Harris County DA

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Harris County District Attorney calls for recusal of judge; claims judge is partial to defendants in child sex abuse cases

The Harris County District Attorney’s Office is requesting the recusal of a criminal court judge who they claim is partial to defendants in child sex abuse cases.

In a motion filed April 12, District Attorney Kim Ogg and Assistant District Attorney Tyler White asked Judge Jason Luong of the 185th judicial district to step down from a potential re-trial of a defendant whose case went before his court.

In March, 39-year-old Phillip Recio was sentenced to 25 years in prison after a jury convicted him of continuous sexual abuse of a child. He is now seeking a new trial on the grounds of insufficient counsel.

According to the motion, after Recio’s sentencing, Luong called the prosecutors and defense attorney into his chambers to provide “trial feedback”.

During that meeting, the D.A.’s office alleges the judge told the group he thought the jury got the verdict wrong and the sentence was too harsh “because he personally did not believe there was enough evidence to convict the defendant,” adding that Luong criticized one prosecutor for making the child complainants in sexual abuse cases “too believable”, the motion states.

Prosecutors also claim Luong equated child sexual abuse cases with the Salem witch trials, quoting the judge as saying, “just a mere outcry statement from a child is enough to put a man away for the rest of his life,”.

The motion states that the judge claimed text messages between the child victim and the defendant were “normal” and that he has had similar conversations with a child.

Prosecutors allege the judge was referring to text messages in which Recio told the child he missed her, wanted to cuddle, and begged her to send pictures of herself.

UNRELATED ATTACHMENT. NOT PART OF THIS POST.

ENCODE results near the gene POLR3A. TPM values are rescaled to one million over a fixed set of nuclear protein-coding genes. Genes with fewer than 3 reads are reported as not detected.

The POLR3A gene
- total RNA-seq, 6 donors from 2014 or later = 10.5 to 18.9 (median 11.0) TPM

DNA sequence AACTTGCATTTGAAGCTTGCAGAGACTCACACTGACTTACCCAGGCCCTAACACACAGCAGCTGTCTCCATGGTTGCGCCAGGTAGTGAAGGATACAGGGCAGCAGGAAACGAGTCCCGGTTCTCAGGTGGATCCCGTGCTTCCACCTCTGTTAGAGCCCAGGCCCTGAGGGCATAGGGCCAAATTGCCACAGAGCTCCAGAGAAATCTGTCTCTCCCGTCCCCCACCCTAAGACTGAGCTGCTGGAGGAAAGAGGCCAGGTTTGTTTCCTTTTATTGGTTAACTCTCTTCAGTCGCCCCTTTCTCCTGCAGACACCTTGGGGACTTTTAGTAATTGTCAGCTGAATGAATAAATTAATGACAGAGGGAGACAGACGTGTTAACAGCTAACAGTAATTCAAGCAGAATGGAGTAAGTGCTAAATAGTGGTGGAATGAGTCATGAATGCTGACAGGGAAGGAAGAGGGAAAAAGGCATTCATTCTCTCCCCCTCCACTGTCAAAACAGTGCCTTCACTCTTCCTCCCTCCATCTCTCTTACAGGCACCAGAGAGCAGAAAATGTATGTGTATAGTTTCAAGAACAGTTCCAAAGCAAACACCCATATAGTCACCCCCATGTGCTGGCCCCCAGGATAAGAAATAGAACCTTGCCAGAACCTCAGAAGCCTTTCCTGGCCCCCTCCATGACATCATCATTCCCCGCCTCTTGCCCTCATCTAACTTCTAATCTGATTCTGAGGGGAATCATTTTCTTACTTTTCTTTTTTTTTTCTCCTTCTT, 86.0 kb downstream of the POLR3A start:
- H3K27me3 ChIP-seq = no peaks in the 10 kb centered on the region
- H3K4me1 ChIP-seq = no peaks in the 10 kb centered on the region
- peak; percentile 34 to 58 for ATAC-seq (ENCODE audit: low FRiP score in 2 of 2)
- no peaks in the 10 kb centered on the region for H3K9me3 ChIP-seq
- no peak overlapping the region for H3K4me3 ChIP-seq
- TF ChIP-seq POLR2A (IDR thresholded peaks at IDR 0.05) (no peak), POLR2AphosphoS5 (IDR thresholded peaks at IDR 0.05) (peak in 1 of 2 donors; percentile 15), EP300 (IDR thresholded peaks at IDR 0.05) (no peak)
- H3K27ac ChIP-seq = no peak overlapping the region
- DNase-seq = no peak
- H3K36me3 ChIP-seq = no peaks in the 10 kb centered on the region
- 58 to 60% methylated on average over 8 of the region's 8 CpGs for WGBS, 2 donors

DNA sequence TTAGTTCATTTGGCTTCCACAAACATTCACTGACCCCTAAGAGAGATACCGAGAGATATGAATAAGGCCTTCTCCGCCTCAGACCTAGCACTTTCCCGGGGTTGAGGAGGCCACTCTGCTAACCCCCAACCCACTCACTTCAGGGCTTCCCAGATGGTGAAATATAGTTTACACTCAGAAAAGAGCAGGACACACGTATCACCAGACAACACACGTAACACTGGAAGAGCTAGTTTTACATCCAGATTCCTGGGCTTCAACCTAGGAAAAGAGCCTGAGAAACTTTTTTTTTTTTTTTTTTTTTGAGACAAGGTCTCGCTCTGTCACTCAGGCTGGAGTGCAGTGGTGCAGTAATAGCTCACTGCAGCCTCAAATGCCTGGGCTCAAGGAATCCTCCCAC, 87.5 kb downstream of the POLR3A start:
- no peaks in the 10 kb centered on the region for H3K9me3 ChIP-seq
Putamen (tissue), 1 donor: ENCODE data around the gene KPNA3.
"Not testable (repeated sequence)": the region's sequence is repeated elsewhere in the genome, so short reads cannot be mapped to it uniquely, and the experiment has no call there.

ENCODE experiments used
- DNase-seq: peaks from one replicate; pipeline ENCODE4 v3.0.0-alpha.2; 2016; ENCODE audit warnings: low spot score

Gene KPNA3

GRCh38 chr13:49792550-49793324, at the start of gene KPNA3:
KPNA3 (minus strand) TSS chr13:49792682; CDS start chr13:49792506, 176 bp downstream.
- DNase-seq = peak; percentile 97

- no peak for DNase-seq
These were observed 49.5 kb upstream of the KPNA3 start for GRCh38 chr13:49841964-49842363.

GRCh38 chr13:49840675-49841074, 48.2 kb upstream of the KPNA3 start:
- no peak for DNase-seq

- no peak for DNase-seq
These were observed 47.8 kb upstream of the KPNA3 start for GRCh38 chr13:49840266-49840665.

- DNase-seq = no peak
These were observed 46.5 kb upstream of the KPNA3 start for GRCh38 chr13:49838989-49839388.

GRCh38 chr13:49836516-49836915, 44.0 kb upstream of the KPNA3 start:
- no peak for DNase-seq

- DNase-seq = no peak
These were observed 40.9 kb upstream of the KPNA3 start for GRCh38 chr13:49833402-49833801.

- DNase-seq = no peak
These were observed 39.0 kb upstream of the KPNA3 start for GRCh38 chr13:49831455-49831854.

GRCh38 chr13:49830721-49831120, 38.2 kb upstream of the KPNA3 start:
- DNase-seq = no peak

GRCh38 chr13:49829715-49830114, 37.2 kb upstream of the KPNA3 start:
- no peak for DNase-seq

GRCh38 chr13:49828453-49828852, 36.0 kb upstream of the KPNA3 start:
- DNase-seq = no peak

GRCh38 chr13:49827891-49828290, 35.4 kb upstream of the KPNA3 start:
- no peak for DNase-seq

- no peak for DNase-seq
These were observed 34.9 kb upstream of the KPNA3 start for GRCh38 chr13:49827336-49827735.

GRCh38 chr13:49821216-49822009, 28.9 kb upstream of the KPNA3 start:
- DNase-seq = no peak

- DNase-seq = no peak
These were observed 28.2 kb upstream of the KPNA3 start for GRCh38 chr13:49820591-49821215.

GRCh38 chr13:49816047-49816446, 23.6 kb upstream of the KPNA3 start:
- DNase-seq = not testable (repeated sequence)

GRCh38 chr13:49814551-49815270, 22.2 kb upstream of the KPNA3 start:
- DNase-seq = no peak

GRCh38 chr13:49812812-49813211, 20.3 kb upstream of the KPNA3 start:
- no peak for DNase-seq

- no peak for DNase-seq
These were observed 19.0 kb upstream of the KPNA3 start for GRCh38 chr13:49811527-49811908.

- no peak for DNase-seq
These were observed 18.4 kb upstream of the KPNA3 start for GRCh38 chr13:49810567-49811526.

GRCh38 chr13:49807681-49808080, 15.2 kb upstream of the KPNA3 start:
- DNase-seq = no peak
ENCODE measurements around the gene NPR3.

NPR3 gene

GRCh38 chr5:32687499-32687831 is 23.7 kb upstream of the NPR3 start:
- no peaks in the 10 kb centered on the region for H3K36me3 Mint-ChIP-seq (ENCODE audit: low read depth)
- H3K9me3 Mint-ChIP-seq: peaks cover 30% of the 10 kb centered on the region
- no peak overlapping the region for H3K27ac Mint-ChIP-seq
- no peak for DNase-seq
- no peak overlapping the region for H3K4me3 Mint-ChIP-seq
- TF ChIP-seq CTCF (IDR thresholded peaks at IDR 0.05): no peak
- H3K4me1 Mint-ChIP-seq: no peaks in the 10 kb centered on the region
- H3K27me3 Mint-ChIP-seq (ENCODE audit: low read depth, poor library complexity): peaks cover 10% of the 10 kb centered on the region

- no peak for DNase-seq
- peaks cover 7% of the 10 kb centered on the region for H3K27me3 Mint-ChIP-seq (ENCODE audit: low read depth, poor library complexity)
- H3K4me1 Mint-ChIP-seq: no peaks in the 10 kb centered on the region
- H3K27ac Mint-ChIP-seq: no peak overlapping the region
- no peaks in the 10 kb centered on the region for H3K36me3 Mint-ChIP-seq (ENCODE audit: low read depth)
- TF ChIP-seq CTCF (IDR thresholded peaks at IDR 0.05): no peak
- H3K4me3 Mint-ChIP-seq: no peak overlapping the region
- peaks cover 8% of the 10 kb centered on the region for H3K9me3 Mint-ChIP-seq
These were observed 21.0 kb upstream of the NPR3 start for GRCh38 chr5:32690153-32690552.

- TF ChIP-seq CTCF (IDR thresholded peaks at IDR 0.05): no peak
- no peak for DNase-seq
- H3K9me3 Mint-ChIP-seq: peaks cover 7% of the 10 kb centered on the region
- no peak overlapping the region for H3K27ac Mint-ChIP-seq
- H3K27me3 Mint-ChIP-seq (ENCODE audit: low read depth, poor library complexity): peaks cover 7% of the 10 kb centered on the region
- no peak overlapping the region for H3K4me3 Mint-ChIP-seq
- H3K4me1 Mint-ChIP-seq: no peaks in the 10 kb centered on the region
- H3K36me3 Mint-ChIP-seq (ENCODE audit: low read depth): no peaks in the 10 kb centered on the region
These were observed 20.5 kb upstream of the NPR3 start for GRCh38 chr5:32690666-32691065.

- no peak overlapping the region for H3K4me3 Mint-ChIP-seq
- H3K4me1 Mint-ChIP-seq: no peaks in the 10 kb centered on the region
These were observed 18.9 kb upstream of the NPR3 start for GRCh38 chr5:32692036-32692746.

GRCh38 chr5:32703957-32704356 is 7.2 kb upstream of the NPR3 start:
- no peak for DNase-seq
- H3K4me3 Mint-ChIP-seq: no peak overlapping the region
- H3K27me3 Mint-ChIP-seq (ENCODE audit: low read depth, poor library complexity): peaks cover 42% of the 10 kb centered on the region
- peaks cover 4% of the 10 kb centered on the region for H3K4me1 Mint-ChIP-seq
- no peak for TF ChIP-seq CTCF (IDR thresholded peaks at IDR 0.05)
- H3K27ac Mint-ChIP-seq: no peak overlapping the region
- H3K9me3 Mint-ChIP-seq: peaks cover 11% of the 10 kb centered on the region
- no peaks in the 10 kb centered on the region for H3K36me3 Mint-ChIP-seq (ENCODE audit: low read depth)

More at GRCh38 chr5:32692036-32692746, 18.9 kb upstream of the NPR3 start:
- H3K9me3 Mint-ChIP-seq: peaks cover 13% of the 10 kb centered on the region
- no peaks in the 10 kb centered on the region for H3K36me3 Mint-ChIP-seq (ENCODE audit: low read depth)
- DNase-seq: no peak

The motion outlines what the state asserts is a similar situation with Judge Luong in February 2022 after the acquittal of a defendant charged with aggravated sexual assault of a child.

Prosecutors say Luong once again called them back to his chambers for “trial feedback” in which the judge told two assistant D.A.’s they were “‘too talented’ to be trying ‘these cases’ and that as a result many innocent men will go to prison,” according to the court document.

The D.A.’s office says during that meeting, Luong continually expressed his belief that children lie.

In court documents, the state wrote: “Judge Luong’s actions have created an appearance of partiality toward the defendant and bias against the law upon which the State is entitled to rely. Therefore he should be recused from further participation in this case,”.

Advocates for child survivors of sexual abuse called the judge’s alleged remarks “unsettling”.

“It was very off-putting to hear some of those comments that were made. Children may minimize or confuse details related to their abuse but they’re rarely going to lie about it,” said Olivia Rivers, chief executive officer of The Bridge Over Troubled Waters, a Harris County non-profit organization that provides safety and support to victims of domestic and sexual violence.

Attorney Brian Wice says he believes the regional presiding judge who will hear the motion to recuse Wednesday morning will grant the state its request.

“Judges essentially are tasked with three plain and simple mandates: One, to call balls and strikes without passion or prejudice. Two, stay the heck out of the way. And three, not care one whit who wins or loses. This motion paints a portrait of a judge who apparently has come up short on one or more of those three mandates,” Wice said.

 

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